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Portsmouth council votes to ban unattended tethering

“There is nothing good or natural about being trapped at the end of a chain for a dog.” 

PORTSMOUTH, Va. (WVEC) -- It is now illegal to tie up your dog and leave the animal outside unattended in Portsmouth. City council changed the ordinance this week—prohibiting tethering unless someone is outside with the animal and within 35 feet.

The old ordinance allowed dogs to be tethered for up to three hours in a day, but dog advocate Daphna Nachminovitch said that made it difficult for police to enforce.

“When there is a limit rather than an all-out ban, officials have a difficult time enforcing that, and that's because either they need to sit and watch that an animal is tethered for a certain period of time, or they have to count on a complainant to be willing to testify in court, and that's very difficult to achieve,” Nachminovitch said.

Nachminovitch is the Senior Vice President of the Cruelty Investigations Department for PETA. She began pushing for a ban in March when a neighbor reported concerns about tethered dogs at a home on Chestnut St. Nachminovitch said PETA went to investigate and followed up multiple times.

“We found there was a number of dogs who were tethered 24/7 with inadequate shelter in poor conditions. We actually discussed the situation with the owners on multiple occasions and we just weren’t able to get anywhere with education,” she said.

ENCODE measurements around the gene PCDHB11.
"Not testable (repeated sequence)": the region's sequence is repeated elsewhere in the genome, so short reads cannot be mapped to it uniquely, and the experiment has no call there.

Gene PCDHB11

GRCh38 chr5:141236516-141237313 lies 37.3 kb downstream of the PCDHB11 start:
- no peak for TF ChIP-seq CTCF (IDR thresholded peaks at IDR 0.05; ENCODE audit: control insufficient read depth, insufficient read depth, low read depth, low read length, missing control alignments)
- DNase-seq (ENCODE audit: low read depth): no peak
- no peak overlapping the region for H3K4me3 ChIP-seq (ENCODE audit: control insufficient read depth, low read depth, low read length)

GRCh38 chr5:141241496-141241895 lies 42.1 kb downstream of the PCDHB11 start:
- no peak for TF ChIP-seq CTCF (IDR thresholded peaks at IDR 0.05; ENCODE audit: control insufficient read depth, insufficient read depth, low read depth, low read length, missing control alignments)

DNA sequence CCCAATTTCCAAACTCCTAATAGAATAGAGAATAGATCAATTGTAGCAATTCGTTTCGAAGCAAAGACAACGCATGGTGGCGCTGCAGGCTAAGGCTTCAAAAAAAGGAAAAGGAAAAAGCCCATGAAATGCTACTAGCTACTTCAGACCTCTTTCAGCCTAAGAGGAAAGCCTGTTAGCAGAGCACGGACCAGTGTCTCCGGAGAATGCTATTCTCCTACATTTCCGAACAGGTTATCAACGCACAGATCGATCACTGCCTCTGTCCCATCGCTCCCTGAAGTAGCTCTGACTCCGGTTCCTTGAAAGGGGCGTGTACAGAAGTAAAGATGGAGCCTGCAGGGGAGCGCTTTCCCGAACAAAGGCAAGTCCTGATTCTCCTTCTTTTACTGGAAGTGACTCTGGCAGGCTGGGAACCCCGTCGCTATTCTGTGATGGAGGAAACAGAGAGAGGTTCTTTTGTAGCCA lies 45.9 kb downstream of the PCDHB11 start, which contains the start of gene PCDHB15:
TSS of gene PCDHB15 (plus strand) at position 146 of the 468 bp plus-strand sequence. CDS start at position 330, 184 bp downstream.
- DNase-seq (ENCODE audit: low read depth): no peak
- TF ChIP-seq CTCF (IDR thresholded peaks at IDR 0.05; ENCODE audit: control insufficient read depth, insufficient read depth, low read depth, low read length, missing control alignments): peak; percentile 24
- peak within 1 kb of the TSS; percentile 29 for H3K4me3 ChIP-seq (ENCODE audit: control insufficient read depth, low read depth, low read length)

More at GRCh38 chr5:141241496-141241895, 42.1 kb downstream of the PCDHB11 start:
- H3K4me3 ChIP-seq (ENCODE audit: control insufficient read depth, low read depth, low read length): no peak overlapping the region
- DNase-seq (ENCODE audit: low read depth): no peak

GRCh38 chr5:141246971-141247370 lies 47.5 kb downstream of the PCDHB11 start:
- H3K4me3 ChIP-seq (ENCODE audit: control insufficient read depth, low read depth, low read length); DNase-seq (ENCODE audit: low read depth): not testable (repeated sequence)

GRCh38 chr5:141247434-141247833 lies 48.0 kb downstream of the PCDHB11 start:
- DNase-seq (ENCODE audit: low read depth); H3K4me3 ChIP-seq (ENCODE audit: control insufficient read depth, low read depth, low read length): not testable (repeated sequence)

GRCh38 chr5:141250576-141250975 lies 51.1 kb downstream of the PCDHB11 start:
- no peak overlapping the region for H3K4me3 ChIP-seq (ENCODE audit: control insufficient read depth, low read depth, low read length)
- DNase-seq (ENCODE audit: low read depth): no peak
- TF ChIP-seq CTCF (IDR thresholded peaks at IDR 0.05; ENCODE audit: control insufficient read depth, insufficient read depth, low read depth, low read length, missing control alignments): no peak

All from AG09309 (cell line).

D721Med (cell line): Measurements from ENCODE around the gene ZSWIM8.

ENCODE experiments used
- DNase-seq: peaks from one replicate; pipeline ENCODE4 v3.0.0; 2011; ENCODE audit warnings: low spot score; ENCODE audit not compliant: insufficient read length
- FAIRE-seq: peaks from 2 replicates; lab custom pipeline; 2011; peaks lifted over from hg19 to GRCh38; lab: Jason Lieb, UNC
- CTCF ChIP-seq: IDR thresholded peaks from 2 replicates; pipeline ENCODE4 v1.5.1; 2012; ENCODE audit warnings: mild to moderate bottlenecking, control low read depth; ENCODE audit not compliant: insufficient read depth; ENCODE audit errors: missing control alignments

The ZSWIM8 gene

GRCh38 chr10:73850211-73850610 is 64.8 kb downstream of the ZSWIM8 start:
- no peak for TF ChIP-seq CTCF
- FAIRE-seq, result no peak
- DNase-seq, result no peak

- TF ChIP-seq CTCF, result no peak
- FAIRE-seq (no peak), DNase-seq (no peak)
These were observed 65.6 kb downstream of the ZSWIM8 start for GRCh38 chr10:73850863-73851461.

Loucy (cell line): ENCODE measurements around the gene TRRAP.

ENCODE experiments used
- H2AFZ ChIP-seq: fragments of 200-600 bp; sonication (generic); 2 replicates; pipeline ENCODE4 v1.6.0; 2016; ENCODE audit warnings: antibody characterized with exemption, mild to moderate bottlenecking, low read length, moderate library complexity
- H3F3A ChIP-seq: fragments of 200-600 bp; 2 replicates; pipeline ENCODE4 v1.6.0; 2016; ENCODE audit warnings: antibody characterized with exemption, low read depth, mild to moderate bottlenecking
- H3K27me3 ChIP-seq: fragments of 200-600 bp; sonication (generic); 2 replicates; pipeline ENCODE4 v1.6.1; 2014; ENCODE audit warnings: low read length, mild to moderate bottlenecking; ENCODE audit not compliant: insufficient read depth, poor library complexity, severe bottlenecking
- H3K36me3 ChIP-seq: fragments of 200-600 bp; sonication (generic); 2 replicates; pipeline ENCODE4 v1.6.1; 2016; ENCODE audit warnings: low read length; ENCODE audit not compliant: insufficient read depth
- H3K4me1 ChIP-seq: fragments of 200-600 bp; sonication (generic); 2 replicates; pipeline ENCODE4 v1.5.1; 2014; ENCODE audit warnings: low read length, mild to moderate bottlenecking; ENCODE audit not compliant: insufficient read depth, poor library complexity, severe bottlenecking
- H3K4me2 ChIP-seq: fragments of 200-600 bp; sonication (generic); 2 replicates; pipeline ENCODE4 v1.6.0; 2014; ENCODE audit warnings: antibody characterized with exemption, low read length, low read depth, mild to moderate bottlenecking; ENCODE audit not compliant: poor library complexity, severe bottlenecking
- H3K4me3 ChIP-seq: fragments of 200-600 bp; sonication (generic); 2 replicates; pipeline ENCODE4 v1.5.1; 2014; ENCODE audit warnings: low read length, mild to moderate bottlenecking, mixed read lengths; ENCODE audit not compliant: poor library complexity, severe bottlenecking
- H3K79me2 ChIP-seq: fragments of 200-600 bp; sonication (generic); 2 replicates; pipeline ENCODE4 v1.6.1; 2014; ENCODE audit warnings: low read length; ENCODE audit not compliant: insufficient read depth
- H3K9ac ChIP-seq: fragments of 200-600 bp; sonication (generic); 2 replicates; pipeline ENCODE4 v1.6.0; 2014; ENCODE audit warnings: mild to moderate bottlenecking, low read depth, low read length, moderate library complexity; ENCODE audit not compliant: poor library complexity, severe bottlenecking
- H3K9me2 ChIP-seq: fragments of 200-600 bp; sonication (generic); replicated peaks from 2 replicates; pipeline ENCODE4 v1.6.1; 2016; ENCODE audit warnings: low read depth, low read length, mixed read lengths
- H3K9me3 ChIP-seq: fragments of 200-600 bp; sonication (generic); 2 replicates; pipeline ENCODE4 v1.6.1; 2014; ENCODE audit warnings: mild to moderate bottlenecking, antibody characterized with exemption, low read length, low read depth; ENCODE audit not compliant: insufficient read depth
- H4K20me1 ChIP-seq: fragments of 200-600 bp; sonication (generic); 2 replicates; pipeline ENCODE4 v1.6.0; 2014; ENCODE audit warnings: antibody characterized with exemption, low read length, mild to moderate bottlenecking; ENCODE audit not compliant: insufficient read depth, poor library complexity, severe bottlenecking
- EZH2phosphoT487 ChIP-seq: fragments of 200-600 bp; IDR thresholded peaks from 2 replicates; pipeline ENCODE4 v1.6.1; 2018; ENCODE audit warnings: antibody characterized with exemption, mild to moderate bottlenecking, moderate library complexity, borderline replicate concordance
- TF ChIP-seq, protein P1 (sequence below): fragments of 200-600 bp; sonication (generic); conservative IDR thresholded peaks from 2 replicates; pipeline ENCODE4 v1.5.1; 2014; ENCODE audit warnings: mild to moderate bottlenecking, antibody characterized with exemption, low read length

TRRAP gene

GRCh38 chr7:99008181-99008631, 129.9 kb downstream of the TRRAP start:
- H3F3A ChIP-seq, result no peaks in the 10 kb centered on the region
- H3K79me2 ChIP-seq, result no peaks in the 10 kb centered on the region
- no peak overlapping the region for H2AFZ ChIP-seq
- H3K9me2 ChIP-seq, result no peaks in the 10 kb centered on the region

That’s when Nachminovitch took her fight to city leaders. She wrote a letter to the mayor and council members calling for a complete ban.

“It became evident that animal control was having a very hard time enforcing the ordinance, and their hands were tied,” she said.

In a 5-1 vote Tuesday, council agreed to change the law.

“There is nothing good or natural about being trapped at the end of a chain for a dog,” Nachminovitch said.

Norfolk, Hampton, and Suffolk currently have bans on tethering. Chesapeake and Newport News have one-hour limits and Virginia Beach has a three-hour limit.

Nachminovitch said her next target is Newport News and she hopes city leaders cooperate.

“We are very, very dedicated to seeing Newport News move forward and do the right thing,” she said.

If you violate the new law in Portsmouth, that's a class 4 misdemeanor punishable by a $250 fine.

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